Ministry of Information & Broadcasting In losing, you attain perfection: “Humanization” Director Giulio Musi at IFF52Swedish Melodrama which d
Ministry of Information & Broadcasting
In losing, you attain perfection: “Humanization” Director Giulio Musi at IFF52
Swedish Melodrama which delves into Man’s Search for Meaning Premieres at IFFI
Posted On: 25 NOV 2021 8:45PM by PIB Mumbai
Panaji, 25 November 2021
Unable to cope with the ineluctable vicissitudes of life and having failed at putting an end to her life, she has to now confront the seemingly more excruciating proposition of facing and enduring life, rather than running away from it. The unenviable position Anna finds herself in takes her along an expedition which turns out to be liberating and revelatory in new and profound ways.
‘Humanization’ is a film about a woman who loses her child; she tries to kills herself as she slips into depression but she fails
– Director Giulio Musi at #IFFI52
— PIB India (@PIB_India) November 25, 2021
Cine lovers at the 52nd edition of the International Film Festival of India got an opportunity to join Anna in her painful yet cathartic journey, thanks to the Swedish film Humanization, which had its world premiere at IFFI yesterday, November 24, 2021. Directed by the debut filmmaker Giulio Musi, the film, called also as Förmänskligas, has been presented in the World Panorama Section of IFFI 52.
Explaining the philosophical underpinnings of the film, Musi told film delegates: “The film dives into a philosophical discussion about what being a human entails and how a human being creates one’s own reality.” The Director was addressing a press conference on the sidelines of the festival in Goa today, November 25, 2021, along with renowned Swedish actor Louise Ryme.
After losing her child in an accident, Anna gets estranged from mundane life and stops feeling physical pain. That is when she decides to end her life, throwing herself out of a window. Miraculously, Anna survives and wakes up in a nursing home where she befriends a nurse and a young boy. Slowly, she starts to create meaning in her existence in the hope to be able to carry on living. But how does this created meaning relate to the actual reality?
Musi throws light on the illumination which the character attains in the course of her striving for the discovery of the meaning of her life. “At a point, Anna comes to an understanding that she has attained perfection after losing everything, because she has nothing more to lose. This is very fatalistic idea though. My film asks a question on the attainment of perfection by losing one’s relationships: it is an escape from reality or is it the true perfection?”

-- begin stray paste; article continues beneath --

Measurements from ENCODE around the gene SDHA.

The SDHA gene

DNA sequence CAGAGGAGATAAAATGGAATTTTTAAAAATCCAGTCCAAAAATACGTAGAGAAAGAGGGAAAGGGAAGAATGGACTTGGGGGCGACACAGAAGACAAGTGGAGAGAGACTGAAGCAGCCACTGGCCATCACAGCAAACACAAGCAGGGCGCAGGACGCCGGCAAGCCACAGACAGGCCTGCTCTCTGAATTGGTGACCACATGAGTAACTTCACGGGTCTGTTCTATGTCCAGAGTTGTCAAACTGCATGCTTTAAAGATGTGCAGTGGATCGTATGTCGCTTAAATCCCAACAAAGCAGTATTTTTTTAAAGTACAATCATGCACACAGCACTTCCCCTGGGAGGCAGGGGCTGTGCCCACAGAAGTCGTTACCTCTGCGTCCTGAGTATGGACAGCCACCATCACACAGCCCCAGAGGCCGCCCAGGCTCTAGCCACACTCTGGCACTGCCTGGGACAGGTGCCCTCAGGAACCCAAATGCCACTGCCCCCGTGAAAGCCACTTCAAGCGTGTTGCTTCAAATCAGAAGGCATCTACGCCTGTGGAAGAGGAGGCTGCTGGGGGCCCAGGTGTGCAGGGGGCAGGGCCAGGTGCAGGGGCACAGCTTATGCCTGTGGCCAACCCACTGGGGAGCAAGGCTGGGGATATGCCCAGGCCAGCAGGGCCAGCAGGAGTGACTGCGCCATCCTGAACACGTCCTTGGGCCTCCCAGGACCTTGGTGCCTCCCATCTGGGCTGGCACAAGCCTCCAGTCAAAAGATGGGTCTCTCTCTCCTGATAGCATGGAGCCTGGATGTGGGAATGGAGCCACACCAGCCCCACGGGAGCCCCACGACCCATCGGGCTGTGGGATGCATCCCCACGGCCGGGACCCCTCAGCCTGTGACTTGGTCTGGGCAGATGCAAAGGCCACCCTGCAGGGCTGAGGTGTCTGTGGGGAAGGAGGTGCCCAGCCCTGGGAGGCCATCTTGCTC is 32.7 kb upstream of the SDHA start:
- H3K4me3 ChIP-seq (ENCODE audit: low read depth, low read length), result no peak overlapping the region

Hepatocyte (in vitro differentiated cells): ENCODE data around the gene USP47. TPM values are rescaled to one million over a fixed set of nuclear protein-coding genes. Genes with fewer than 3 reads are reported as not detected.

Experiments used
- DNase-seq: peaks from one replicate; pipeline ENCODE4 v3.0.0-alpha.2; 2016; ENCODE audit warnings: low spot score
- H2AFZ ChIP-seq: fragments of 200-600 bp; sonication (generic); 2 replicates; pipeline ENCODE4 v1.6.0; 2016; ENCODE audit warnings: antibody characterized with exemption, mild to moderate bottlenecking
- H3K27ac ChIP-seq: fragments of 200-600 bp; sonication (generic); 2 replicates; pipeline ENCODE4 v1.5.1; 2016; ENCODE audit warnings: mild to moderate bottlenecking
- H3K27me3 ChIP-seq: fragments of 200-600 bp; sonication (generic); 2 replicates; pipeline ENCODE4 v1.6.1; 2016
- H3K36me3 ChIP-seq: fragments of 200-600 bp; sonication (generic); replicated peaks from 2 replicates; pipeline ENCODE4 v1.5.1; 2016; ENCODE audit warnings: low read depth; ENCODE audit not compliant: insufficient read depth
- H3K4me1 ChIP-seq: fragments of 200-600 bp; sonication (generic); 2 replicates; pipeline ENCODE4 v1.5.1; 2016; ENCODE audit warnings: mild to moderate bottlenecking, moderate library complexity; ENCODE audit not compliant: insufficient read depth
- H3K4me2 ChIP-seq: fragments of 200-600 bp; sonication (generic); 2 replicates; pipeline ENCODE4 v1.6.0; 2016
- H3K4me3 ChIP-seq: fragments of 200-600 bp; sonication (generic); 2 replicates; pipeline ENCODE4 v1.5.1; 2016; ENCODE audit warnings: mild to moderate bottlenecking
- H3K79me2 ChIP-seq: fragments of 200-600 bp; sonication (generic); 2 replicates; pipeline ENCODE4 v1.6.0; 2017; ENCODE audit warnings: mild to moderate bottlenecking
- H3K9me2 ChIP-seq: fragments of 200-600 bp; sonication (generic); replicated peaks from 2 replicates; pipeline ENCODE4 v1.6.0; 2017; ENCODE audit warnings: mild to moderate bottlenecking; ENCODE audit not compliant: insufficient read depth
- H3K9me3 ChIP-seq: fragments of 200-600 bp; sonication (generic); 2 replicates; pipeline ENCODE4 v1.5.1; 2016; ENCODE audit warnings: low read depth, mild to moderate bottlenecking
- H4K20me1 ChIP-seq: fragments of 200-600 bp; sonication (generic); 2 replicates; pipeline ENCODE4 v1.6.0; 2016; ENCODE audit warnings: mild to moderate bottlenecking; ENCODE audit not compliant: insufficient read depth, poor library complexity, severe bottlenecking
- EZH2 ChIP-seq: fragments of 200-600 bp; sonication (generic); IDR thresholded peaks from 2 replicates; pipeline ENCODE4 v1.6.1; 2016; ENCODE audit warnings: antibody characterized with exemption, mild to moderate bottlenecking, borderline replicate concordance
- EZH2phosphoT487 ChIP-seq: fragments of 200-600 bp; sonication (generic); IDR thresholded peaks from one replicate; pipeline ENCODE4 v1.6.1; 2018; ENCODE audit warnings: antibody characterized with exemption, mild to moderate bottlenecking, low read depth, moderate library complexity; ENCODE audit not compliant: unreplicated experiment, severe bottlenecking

Elaborating on this phenomenon, Musi said that there are two schools of thought about human being and becoming. “According to one view, we are all born perfect, but as we go progress – or rather regress – in life, we lose our perfection. Another view says that we are born imperfect, we need to then strive to be and become who we can be.”
The protagonist of Förmänskligas finds herself coming around to the former point of view. “The protagonist understands that she is enlightened and perfect from the beginning of life itself. No human being can escape from relationships or the truth of life. One should not escape from life, it also comes with a lot of positivity as well.”
The film explores these questions, but his film is not a statement, adds Musi. “My film is not a statement, it’s a question, it asks the fundamental question regarding the meaning of life.”
Special care was taken in choosing acoustic and visual elements in order to let the story be an authentic portrayal of Anna’s grim realities and existential sufferings. He wanted to ensure that it is devoid of colour, says Musi. “The format of the film is very important for me. We kept it black and white and shot it in 4:3 frame to give the film a more timeless and intense look and to avoid exaggeration. We have also not used music; instead, we have used more natural sound and silence to underscore the dramatic sense and give prominence to the philosophical questions that the film raises.”
Actor Louise Ryme, who plays the role of the nurse who tends to Anna, expressed her happiness at the World Premiere and the reception the film had at IFFI. “Our film was received very well by the audience. Some actors also came to me and praised my performance, which was overwhelming.”
Giulio Musi (http://www.giuliomusi.com/) was born in Italy but grew up in Sweden. After studying art and film history, he took his Master’s in Directing at the American Film Institute in Los Angeles. Moving back to Stockholm, Giulio continued making short films and writing screenplays. He is known for Echoes (2010), Stones (2010) and Men for Gender Equality: How Do You Intervene? (2017).
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